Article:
In the OPA695 data sheet, page 24, fig 51 (current feedback amplifier), what is the purpose of the resistor? Why are these values of resistance (806 Ω) in the divider bridge?

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  • \$\begingroup\$ Sometimes (but not in this case, I think) a resistor is put in series with an op-amp input to minimize the effect of bias current. The assumption is that bias current is the same in both inverting and non-inverting inputs, so the DC resistance looking out of the inputs should be matched whenever possible. See here: electronics.stackexchange.com/questions/570426/… \$\endgroup\$
    – user57037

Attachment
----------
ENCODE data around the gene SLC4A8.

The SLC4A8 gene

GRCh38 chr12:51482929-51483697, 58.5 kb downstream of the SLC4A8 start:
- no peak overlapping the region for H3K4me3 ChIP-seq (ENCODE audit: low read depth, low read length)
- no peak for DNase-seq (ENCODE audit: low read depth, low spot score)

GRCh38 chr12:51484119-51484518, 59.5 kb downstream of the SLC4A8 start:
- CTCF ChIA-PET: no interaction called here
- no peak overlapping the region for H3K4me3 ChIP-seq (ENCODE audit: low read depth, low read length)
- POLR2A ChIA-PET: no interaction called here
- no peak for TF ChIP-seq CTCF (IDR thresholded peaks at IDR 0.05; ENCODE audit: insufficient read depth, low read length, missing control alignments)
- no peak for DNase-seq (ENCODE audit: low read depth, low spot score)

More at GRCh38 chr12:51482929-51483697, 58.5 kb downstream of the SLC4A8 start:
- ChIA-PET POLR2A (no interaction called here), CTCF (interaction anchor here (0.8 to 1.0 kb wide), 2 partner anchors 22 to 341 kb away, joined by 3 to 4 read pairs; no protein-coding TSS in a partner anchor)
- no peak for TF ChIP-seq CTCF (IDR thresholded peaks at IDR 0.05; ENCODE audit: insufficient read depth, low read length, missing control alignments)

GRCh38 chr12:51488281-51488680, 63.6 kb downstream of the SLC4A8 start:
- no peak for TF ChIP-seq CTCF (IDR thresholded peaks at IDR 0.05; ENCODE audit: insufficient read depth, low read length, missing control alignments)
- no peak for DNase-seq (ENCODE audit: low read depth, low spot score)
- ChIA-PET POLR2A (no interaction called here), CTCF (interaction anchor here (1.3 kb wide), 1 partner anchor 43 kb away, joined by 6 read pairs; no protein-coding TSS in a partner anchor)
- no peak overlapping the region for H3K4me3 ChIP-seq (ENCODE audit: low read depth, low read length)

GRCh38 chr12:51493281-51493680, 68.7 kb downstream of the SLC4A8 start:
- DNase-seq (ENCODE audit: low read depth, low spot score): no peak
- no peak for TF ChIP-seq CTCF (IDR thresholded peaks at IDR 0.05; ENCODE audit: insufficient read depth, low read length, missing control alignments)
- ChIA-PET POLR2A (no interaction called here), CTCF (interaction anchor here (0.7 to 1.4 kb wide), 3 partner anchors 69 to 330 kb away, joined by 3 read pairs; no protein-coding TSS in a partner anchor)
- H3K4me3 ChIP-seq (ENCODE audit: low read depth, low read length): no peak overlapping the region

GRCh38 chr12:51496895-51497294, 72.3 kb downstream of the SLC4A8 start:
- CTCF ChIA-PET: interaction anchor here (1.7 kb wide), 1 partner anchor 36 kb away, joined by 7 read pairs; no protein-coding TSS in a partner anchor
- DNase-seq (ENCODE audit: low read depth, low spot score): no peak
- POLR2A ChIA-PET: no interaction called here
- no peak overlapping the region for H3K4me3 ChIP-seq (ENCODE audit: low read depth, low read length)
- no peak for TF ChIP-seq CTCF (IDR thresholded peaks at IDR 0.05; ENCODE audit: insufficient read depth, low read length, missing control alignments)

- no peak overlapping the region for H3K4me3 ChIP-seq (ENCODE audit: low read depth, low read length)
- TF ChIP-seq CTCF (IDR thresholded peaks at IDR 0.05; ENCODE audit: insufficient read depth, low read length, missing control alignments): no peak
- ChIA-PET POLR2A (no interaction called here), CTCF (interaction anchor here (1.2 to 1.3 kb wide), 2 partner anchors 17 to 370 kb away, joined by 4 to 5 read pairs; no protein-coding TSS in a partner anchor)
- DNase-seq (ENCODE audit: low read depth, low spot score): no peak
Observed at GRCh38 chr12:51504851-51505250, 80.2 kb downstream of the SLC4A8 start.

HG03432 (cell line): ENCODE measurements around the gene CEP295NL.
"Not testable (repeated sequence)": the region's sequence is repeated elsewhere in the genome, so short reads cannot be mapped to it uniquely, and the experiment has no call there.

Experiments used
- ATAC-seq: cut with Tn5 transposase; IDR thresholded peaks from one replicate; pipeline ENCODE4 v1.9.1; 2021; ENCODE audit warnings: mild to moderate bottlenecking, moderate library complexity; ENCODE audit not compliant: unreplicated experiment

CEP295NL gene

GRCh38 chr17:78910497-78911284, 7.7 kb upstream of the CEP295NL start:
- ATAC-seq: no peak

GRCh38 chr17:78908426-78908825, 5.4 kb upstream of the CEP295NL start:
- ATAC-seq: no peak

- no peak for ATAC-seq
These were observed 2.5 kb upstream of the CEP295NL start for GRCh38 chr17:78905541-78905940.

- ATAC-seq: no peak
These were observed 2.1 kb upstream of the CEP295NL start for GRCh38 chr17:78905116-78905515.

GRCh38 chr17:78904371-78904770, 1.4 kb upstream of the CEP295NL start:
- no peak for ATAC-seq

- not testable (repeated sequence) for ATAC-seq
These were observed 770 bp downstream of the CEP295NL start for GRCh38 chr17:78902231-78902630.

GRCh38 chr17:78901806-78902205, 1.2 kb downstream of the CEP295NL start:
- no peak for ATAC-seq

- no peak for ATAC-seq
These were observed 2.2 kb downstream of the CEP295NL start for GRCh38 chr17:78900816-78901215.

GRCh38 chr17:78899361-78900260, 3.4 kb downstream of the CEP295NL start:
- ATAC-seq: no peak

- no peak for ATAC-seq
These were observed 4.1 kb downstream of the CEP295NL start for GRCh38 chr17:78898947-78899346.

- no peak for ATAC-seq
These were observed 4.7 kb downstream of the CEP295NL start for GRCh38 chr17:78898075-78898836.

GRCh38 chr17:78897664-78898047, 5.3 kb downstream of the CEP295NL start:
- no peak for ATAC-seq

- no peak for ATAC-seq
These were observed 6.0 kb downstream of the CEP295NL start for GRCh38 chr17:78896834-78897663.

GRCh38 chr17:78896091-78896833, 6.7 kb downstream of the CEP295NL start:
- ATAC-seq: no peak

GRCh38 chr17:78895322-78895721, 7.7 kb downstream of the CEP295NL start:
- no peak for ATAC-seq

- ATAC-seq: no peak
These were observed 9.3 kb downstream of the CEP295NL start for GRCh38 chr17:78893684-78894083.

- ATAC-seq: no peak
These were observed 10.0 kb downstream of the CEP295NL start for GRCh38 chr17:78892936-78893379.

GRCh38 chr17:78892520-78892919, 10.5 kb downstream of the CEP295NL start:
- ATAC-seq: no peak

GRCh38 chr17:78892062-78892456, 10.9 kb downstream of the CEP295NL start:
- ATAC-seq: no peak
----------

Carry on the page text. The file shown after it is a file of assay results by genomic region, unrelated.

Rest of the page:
Commented Dec 18, 2022 at 19:51

1 Answer 1


NB: note that this op-amp in my database has a "disable" pin.

Note also that input biases are not matched ... and are "big", some tens of uA:
+/- 37 uA for -input and +/- 66 uA for +input (?).
Don't know the reason why it is.

This resistor adjusts the behavior of "rise time" when step voltage is applied. It is the "right" value.
Note that this resistor is also present at figure 49 ... alone (?) ...
Perhaps related to S11, §8.3.3 but I don't own a VNA to test it.

Very long simulation with frequency input of 1 MHz, 10 ps stepping.

For the values of resistors ... very fast waves need very low impedances.
As @Hearth pointed out in a comment, perhaps the values of the E96 series.

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  • 4
    \$\begingroup\$ They might also be asking why 806 ohms instead of 800 ohms--so I'd suggest adding some mention of the E96 series to this answer. \$\endgroup\$
    – Hearth
    Commented Dec 18, 2022 at 20:06

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